Dr. Harry Snelson, executive director of the American Association of Swine Veterinarians, doubts nonmeat alternatives are having much impact on meat consumption or that swine veterinarians are concerned. He sees the alternatives as an expanding but small part of the food market, with potential to draw more people to restaurants that sell meat and nonmeat products.


If, for example, four people are going to lunch and one is a vegetarian, that group may be more likely to go to Burger King because it has a nonmeat sandwich, Dr. Snelson said.


Demand is complicated ...





Consumers still love red meat, but some feel ‘conflicted’


James Nason, BEEF Central (Australia) 

November 24, 2019


LATEST data from long-running consumer research confirms most Australians still love red meat, with more than 90 percent of households consuming beef on a regular basis.


And, despite the amplification of the meatless-eating movement by the mainstream media, the number of people who describe themselves as vegetarians remains relatively stable at less than eight percent of the population.


The vegetarian label clearly encompasses a ‘broad church’, the research suggests, including people who may be reducing meat in their diets but still describe themselves as vegetarian. One quarter of people who self-reported as vegetarians also indicated they still eat meat.


A lot of vegetarians go back to eating meat again, and the biggest reason is often health related, such as a lack of B12 or iron in their diets, Howard Parry Husbands, head of independent consumer research firm Pollinate, told the Red Meat 2019 industry breakfast in Tamworth.


But clearly the red meat industry has some big challenges to overcome, according to the annual research conducted Pollinate on behalf of Meat & Livestock Australia.


While most Australians still eat meat, they are also confused and conflicted about the messages the hear.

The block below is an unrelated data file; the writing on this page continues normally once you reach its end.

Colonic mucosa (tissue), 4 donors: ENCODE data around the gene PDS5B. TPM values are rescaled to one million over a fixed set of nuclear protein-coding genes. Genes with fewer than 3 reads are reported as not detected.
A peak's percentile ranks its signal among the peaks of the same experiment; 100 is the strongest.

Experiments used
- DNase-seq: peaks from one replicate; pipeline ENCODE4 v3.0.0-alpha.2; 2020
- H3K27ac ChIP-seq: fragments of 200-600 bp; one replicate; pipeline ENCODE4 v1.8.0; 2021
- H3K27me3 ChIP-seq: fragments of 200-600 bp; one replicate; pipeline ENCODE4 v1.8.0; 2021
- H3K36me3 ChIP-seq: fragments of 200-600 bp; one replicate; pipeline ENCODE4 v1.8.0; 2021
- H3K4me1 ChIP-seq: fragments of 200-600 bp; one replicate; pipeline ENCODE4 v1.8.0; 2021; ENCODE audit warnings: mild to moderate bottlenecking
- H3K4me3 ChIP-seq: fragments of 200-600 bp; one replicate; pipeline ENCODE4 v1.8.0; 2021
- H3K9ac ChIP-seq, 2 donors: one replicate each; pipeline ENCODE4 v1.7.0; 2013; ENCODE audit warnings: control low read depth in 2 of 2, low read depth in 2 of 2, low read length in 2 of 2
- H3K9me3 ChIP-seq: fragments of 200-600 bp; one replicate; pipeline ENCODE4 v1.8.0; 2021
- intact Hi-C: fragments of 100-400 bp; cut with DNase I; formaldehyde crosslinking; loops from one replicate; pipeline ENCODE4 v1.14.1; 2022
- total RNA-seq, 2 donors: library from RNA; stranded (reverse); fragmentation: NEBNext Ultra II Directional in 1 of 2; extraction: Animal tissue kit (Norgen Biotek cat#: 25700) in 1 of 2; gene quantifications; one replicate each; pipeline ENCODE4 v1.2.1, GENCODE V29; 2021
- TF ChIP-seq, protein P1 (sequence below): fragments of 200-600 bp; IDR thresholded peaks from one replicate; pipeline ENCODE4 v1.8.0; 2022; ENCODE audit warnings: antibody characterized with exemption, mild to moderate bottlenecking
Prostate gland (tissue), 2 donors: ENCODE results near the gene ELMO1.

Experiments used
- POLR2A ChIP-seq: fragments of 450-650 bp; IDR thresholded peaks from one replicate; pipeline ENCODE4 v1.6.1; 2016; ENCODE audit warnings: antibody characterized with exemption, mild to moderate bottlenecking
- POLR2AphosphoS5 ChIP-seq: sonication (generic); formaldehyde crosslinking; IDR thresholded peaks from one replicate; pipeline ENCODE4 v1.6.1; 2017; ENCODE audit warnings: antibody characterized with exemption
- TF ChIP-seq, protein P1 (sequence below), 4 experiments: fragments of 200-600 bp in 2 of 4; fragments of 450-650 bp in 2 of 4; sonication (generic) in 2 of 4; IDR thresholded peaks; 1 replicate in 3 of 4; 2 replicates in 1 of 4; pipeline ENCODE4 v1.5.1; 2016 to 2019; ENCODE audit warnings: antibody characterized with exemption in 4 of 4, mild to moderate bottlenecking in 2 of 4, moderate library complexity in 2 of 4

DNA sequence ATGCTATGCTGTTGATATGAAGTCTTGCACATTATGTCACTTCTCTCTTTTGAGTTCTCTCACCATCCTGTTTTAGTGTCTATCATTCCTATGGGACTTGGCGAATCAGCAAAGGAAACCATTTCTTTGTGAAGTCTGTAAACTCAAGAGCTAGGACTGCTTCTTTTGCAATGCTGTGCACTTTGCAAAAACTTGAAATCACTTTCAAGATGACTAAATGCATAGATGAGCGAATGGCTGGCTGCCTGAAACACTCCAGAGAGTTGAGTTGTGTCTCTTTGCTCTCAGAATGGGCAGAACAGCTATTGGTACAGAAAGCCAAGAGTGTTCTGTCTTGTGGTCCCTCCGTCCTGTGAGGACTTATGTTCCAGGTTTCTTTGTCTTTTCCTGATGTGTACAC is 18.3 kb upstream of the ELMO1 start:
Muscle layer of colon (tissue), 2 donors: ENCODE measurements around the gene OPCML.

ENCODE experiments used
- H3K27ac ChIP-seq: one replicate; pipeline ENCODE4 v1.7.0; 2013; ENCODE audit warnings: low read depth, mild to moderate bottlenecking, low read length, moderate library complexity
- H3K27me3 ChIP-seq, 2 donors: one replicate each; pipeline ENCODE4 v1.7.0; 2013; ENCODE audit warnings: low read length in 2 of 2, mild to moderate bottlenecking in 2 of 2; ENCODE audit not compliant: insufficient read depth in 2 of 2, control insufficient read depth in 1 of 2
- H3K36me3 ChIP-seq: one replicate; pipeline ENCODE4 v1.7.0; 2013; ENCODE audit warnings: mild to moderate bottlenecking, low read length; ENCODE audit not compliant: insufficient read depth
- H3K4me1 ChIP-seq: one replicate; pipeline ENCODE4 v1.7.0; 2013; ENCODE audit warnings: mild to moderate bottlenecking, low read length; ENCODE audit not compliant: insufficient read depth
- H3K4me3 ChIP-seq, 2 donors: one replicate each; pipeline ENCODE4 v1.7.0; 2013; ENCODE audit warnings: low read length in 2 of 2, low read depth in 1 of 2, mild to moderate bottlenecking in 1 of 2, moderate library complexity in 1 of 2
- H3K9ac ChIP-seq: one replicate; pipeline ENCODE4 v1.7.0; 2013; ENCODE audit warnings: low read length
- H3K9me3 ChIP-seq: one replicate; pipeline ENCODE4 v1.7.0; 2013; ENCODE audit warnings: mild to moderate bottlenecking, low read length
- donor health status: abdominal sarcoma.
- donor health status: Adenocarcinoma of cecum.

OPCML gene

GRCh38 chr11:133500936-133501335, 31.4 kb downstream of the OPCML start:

The research also shows that while the vast majority of Australian households buy meat, there has been a steady decline in the extent to which people ‘eat beef as often’ over the past 10 years.


About 8 percent of people are eating more red meat than they did a year ago, but 29 percent are eating less than a year ago.


(These proportions have remained relatively stable over the past 10 years, Mr Parry Husbands explained – there has been no ‘big spike’, and the percentage of people who are reducing is not going up, but there are more reducers than there are increasers, which means the total amount of red meat being consumed is slowly reducing).


Another key point is that consumers are reducing the amount of red meat meals they have, as opposed to simply having smaller portions.


Healthy associations for beef are at an all-time low, and only half of Australians believe red meat producers care about the environment.


The main reason people consider one protein over another are price and freshness – “can I afford it, is it fresh and is it nutritious”, Mr Parry Husbands said. “This is reflected in society: it is down, down, prices are down (Coles), and Woolworths are the fresh food people.


“They know this, they know consumers fundamentally buy on price and freshness.”


People eating less meat are still pointing to animal welfare as the main reason for not eating or reducing meat. However the percentage citing animal welfare is decreasing slightly while the percentage citing environmental concerns is growing slightly.


People will act to resolve their anxiety ...


Don’t fight, tell a positive narrative ...


CN2030 ‘genuinely genius’ ...